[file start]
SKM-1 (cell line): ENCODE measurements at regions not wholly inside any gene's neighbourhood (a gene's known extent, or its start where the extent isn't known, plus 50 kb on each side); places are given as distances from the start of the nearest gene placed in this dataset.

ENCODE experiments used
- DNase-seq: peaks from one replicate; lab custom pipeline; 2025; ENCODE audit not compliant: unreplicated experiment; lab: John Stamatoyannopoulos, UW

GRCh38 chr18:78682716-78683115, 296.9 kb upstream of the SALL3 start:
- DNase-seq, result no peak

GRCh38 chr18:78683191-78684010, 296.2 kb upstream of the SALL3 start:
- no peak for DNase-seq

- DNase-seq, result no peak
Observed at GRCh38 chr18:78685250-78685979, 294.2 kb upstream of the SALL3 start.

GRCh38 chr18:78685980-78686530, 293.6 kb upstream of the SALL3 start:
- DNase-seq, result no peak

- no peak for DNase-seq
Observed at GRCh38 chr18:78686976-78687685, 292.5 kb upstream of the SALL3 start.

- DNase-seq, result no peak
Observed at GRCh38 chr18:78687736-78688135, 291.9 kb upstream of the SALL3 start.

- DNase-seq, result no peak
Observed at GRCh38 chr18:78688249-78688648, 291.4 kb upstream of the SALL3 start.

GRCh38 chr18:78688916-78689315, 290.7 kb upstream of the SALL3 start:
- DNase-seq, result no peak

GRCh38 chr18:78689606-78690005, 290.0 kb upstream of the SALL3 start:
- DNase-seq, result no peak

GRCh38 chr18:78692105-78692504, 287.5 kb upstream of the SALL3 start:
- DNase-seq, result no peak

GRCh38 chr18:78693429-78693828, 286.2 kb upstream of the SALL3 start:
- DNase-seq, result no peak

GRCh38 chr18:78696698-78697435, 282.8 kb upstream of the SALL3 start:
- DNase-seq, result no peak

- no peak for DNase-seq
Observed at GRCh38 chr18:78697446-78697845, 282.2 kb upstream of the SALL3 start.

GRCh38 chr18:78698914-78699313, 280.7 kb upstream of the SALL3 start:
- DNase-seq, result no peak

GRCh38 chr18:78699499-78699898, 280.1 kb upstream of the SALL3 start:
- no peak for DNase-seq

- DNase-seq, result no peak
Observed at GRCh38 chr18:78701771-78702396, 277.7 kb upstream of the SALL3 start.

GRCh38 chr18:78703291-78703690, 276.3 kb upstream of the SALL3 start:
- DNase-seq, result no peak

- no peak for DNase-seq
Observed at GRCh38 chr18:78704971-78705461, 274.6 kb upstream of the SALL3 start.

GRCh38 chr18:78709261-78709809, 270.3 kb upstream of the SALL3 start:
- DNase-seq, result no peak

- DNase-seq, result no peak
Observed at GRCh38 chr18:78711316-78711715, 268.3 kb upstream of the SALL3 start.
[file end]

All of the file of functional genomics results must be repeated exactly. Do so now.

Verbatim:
SKM-1 (cell line): ENCODE measurements at regions not wholly inside any gene's neighbourhood (a gene's known extent, or its start where the extent isn't known, plus 50 kb on each side); places are given as distances from the start of the nearest gene placed in this dataset.

ENCODE experiments used
- DNase-seq: peaks from one replicate; lab custom pipeline; 2025; ENCODE audit not compliant: unreplicated experiment; lab: John Stamatoyannopoulos, UW

GRCh38 chr18:78682716-78683115, 296.9 kb upstream of the SALL3 start:
- DNase-seq, result no peak

GRCh38 chr18:78683191-78684010, 296.2 kb upstream of the SALL3 start:
- no peak for DNase-seq

- DNase-seq, result no peak
Observed at GRCh38 chr18:78685250-78685979, 294.2 kb upstream of the SALL3 start.

GRCh38 chr18:78685980-78686530, 293.6 kb upstream of the SALL3 start:
- DNase-seq, result no peak

- no peak for DNase-seq
Observed at GRCh38 chr18:78686976-78687685, 292.5 kb upstream of the SALL3 start.

- DNase-seq, result no peak
Observed at GRCh38 chr18:78687736-78688135, 291.9 kb upstream of the SALL3 start.

- DNase-seq, result no peak
Observed at GRCh38 chr18:78688249-78688648, 291.4 kb upstream of the SALL3 start.

GRCh38 chr18:78688916-78689315, 290.7 kb upstream of the SALL3 start:
- DNase-seq, result no peak

GRCh38 chr18:78689606-78690005, 290.0 kb upstream of the SALL3 start:
- DNase-seq, result no peak

GRCh38 chr18:78692105-78692504, 287.5 kb upstream of the SALL3 start:
- DNase-seq, result no peak

GRCh38 chr18:78693429-78693828, 286.2 kb upstream of the SALL3 start:
- DNase-seq, result no peak

GRCh38 chr18:78696698-78697435, 282.8 kb upstream of the SALL3 start:
- DNase-seq, result no peak

- no peak for DNase-seq
Observed at GRCh38 chr18:78697446-78697845, 282.2 kb upstream of the SALL3 start.

GRCh38 chr18:78698914-78699313, 280.7 kb upstream of the SALL3 start:
- DNase-seq, result no peak

GRCh38 chr18:78699499-78699898, 280.1 kb upstream of the SALL3 start:
- no peak for DNase-seq

- DNase-seq, result no peak
Observed at GRCh38 chr18:78701771-78702396, 277.7 kb upstream of the SALL3 start.

GRCh38 chr18:78703291-78703690, 276.3 kb upstream of the SALL3 start:
- DNase-seq, result no peak

- no peak for DNase-seq
Observed at GRCh38 chr18:78704971-78705461, 274.6 kb upstream of the SALL3 start.

GRCh38 chr18:78709261-78709809, 270.3 kb upstream of the SALL3 start:
- DNase-seq, result no peak

- DNase-seq, result no peak
Observed at GRCh38 chr18:78711316-78711715, 268.3 kb upstream of the SALL3 start.